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Honoring International Obligations in U.S. Trademark Law: How the Lanham Act Protects Well-Known Foreign Marks (and Why the Second Circuit Was Wrong)

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Abstract

Although the United States has obligated itself to protect foreign “well-known” marks under the terms of Article 6bis of the Paris Convention and elsewhere, the extent to which that obligation is practically available to foreign mark owners in U.S. courts has yet to be clearly established under domestic law. In particular, two federal appellate courts have diverged sharply on whether the Lanham Act provides a remedy for an owner of a mark that has not been used in commerce in the United States, even if that mark is well known to U.S. consumers (or a subset thereof). This article explores the international obligation to protect well-known marks and then demonstrates how the Lanham Act does, in fact, provide for protection of marks well known to U.S. consumers, even if the mark has not been used in commerce here. The article addresses in detail the issue of standing to bring a claim under section 43(a) of the Lanham Act and its connection to section 44. It also thoroughly considers a number of concerns related to the territorial nature of trademark law and trademark goodwill and explains the consistency of protecting well-known foreign marks with the principles of territoriality.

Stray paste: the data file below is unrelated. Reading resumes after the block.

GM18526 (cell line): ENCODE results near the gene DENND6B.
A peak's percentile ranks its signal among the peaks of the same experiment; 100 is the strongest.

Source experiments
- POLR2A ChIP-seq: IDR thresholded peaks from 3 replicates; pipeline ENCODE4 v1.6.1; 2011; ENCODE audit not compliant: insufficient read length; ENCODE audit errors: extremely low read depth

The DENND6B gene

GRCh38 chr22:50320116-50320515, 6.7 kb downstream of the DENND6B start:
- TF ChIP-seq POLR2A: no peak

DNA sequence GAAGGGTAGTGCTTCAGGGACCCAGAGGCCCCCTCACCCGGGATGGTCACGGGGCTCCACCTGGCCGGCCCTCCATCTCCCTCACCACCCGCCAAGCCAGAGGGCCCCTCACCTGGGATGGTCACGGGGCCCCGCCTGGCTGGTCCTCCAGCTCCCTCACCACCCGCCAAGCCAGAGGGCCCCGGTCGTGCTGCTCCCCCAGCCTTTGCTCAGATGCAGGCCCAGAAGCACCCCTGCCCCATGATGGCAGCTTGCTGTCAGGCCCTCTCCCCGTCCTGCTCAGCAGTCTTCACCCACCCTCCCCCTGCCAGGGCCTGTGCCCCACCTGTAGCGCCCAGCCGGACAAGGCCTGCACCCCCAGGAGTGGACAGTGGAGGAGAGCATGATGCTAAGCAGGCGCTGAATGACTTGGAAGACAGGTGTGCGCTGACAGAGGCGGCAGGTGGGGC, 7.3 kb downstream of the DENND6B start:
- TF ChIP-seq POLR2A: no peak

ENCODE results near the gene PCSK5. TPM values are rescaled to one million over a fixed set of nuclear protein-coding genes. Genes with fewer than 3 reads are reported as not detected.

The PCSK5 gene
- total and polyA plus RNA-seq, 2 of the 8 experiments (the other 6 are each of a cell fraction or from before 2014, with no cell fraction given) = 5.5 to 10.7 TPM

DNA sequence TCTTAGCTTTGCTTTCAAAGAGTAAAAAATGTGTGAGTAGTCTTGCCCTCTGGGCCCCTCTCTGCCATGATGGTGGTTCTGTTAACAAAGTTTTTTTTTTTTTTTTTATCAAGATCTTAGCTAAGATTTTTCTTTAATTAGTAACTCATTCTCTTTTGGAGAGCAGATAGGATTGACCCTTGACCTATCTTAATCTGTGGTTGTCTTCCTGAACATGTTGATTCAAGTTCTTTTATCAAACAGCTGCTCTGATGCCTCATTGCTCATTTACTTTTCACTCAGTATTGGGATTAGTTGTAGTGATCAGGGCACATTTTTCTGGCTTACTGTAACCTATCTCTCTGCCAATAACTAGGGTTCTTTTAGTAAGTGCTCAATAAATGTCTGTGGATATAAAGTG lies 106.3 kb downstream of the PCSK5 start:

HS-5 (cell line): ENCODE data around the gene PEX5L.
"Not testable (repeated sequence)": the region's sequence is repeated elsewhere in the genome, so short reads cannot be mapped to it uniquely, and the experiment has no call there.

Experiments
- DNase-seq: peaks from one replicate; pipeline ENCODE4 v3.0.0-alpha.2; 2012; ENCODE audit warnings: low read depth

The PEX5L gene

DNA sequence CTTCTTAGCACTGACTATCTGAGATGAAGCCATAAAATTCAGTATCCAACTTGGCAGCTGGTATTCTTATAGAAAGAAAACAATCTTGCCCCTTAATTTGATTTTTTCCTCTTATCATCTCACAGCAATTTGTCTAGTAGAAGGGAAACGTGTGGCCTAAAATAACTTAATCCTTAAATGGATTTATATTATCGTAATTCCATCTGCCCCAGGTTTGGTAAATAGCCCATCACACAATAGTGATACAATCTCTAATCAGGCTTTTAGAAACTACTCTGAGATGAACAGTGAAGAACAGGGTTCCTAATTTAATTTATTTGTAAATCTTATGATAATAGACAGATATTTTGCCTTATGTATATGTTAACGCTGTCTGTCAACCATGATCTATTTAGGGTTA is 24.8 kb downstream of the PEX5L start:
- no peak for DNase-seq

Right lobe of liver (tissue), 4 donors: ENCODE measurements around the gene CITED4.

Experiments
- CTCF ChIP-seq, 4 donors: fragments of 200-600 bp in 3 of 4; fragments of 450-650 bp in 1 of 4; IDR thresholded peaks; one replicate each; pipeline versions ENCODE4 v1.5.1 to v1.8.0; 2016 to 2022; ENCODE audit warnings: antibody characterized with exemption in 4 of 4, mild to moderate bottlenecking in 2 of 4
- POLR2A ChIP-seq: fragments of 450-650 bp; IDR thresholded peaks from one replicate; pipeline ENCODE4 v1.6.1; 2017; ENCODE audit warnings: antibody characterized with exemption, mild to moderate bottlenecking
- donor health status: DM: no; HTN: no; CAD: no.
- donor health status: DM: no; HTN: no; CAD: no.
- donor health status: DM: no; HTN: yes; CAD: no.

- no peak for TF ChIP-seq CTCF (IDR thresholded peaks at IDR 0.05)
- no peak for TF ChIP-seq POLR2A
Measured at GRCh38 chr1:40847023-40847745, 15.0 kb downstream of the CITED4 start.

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This paper reexamines the current legal landscape regarding the protection of trade marks and other industrial property rights in signs on the Internet. It is based on a comparative analysis of EU and national laws, in particular, German, U.S., and U.K. law. It starts with a short restatement of the principles governing trade mark conflicts that occur within a particular jurisdiction (part 2) and proceeds to the regulation of transnational disputes (part 3). This juxtaposition yields two basic approaches. Whereas trade mark conflicts within closed legal systems are generally adjudicated according to a binary either/or logic, transnational disputes are and should indeed be solved in a way that leads to a fair coexistence of conflicting trade mark laws and rights under multiple laws. This paper explains how geolocation technologies can alleviate the implementation of the principle of fair coexistence in concrete cases.